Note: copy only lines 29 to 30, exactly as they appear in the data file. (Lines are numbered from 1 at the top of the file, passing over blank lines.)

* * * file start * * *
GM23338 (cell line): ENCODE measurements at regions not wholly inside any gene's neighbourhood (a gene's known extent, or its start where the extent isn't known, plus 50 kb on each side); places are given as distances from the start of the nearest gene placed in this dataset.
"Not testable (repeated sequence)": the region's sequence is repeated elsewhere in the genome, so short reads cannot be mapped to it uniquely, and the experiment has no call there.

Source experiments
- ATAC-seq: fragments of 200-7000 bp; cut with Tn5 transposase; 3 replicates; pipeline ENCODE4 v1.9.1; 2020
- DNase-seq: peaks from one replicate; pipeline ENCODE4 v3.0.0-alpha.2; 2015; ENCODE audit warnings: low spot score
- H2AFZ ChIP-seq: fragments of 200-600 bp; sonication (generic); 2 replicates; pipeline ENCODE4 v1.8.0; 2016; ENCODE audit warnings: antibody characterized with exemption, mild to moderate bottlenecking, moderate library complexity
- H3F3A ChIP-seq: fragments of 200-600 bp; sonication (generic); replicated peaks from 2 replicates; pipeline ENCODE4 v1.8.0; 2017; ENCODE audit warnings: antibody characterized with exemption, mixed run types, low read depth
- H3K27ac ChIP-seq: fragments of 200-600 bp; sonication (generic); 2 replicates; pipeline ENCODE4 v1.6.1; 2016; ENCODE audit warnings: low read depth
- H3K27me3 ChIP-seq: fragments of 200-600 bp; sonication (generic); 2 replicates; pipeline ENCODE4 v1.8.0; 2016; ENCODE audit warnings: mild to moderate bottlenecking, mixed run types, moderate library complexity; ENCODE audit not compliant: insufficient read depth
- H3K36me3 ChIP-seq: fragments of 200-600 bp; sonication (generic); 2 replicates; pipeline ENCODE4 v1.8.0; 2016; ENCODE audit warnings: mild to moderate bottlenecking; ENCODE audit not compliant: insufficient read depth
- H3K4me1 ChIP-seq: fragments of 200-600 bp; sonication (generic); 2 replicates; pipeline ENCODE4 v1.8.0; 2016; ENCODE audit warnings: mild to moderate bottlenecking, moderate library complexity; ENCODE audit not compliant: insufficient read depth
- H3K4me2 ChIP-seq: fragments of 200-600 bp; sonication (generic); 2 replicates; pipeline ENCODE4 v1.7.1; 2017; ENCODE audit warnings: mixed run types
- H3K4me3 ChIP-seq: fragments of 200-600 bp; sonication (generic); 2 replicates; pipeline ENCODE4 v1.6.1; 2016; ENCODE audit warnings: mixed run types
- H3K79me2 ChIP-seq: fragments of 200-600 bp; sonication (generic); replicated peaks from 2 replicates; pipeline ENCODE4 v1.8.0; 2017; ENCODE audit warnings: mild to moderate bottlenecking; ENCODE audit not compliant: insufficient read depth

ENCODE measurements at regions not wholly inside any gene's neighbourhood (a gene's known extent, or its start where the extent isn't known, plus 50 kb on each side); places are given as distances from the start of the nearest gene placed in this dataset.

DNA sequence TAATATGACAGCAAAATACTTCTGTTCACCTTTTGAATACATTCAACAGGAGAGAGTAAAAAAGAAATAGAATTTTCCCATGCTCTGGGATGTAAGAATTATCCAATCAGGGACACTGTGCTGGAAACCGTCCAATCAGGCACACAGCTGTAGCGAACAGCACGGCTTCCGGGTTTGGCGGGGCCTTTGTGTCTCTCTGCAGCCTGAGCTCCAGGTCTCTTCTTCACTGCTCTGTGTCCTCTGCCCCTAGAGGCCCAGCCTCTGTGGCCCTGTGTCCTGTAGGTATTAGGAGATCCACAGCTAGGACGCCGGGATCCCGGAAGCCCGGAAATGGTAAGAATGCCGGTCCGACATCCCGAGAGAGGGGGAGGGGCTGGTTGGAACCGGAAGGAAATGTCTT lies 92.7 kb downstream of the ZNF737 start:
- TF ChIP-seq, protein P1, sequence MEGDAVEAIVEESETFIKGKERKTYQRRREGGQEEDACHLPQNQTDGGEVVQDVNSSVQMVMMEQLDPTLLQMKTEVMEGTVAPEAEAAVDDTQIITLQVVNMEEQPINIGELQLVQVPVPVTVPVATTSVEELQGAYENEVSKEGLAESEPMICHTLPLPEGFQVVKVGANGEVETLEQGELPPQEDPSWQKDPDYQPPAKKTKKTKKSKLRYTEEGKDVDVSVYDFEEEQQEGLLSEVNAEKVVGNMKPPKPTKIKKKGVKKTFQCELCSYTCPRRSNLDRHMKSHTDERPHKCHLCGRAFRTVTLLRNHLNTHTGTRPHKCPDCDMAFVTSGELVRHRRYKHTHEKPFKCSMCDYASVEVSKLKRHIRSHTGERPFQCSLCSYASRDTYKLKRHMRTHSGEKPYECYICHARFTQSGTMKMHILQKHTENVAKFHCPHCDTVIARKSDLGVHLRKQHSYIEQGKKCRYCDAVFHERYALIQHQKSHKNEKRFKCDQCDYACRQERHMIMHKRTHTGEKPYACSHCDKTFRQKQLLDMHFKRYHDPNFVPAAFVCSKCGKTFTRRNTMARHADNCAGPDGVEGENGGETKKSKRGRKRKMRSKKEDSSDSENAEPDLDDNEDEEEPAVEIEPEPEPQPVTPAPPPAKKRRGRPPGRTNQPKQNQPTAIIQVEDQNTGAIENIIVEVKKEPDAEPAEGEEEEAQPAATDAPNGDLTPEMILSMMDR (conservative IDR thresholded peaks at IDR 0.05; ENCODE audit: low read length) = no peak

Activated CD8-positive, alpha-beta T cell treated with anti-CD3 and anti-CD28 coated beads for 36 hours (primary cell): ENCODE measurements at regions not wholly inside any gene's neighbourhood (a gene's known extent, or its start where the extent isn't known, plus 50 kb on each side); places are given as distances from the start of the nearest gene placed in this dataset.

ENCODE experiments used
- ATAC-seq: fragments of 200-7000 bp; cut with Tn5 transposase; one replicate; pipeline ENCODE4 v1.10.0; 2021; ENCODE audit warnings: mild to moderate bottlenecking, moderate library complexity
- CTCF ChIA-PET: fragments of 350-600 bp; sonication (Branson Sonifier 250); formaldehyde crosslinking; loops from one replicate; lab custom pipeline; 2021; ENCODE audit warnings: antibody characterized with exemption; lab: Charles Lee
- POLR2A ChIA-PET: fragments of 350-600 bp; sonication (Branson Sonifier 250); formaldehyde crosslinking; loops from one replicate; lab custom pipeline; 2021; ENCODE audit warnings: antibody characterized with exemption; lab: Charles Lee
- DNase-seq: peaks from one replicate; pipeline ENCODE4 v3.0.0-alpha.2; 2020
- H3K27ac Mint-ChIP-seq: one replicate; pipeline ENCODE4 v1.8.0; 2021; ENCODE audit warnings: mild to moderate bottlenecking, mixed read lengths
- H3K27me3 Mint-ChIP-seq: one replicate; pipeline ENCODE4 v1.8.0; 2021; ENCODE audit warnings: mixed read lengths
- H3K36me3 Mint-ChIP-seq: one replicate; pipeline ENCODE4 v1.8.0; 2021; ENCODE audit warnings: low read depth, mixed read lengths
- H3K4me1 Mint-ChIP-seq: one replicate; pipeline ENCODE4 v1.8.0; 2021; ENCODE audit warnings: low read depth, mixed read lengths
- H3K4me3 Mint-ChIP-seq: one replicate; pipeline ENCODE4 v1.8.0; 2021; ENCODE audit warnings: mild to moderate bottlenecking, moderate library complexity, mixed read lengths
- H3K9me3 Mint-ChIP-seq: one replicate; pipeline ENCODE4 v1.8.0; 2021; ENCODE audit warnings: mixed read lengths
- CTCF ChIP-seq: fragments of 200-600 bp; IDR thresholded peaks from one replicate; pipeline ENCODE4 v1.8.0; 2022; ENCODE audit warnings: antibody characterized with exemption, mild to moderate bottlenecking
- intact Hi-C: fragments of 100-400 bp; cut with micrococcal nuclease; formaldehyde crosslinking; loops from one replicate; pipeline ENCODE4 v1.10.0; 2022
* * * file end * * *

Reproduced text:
- H3K9me3 Mint-ChIP-seq: one replicate; pipeline ENCODE4 v1.8.0; 2021; ENCODE audit warnings: mixed read lengths
- CTCF ChIP-seq: fragments of 200-600 bp; IDR thresholded peaks from one replicate; pipeline ENCODE4 v1.8.0; 2022; ENCODE audit warnings: antibody characterized with exemption, mild to moderate bottlenecking